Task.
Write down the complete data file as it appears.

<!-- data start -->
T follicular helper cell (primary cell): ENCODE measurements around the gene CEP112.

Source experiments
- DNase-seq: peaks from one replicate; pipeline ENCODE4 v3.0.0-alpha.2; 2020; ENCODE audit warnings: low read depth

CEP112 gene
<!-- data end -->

T follicular helper cell (primary cell): ENCODE measurements around the gene CEP112.

Source experiments
- DNase-seq: peaks from one replicate; pipeline ENCODE4 v3.0.0-alpha.2; 2020; ENCODE audit warnings: low read depth

CEP112 gene